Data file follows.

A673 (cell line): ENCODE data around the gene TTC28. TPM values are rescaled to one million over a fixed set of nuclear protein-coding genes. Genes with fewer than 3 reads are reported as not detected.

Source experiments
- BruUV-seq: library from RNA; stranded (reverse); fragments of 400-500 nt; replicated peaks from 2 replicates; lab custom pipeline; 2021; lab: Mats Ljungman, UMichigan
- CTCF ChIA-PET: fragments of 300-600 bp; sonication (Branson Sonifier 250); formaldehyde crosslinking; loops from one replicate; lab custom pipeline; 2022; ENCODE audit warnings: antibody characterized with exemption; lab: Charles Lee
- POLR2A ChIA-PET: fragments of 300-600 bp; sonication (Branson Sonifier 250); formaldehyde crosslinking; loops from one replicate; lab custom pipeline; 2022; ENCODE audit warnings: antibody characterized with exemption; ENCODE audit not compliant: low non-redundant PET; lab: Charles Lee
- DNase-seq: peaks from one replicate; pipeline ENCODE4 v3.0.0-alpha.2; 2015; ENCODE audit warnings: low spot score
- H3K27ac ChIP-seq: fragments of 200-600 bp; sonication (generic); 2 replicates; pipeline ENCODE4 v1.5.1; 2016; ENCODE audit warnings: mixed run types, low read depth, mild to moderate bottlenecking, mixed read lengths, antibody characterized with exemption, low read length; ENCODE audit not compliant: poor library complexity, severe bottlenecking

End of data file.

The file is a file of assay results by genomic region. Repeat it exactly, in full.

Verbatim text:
A673 (cell line): ENCODE data around the gene TTC28. TPM values are rescaled to one million over a fixed set of nuclear protein-coding genes. Genes with fewer than 3 reads are reported as not detected.

Source experiments
- BruUV-seq: library from RNA; stranded (reverse); fragments of 400-500 nt; replicated peaks from 2 replicates; lab custom pipeline; 2021; lab: Mats Ljungman, UMichigan
- CTCF ChIA-PET: fragments of 300-600 bp; sonication (Branson Sonifier 250); formaldehyde crosslinking; loops from one replicate; lab custom pipeline; 2022; ENCODE audit warnings: antibody characterized with exemption; lab: Charles Lee
- POLR2A ChIA-PET: fragments of 300-600 bp; sonication (Branson Sonifier 250); formaldehyde crosslinking; loops from one replicate; lab custom pipeline; 2022; ENCODE audit warnings: antibody characterized with exemption; ENCODE audit not compliant: low non-redundant PET; lab: Charles Lee
- DNase-seq: peaks from one replicate; pipeline ENCODE4 v3.0.0-alpha.2; 2015; ENCODE audit warnings: low spot score
- H3K27ac ChIP-seq: fragments of 200-600 bp; sonication (generic); 2 replicates; pipeline ENCODE4 v1.5.1; 2016; ENCODE audit warnings: mixed run types, low read depth, mild to moderate bottlenecking, mixed read lengths, antibody characterized with exemption, low read length; ENCODE audit not compliant: poor library complexity, severe bottlenecking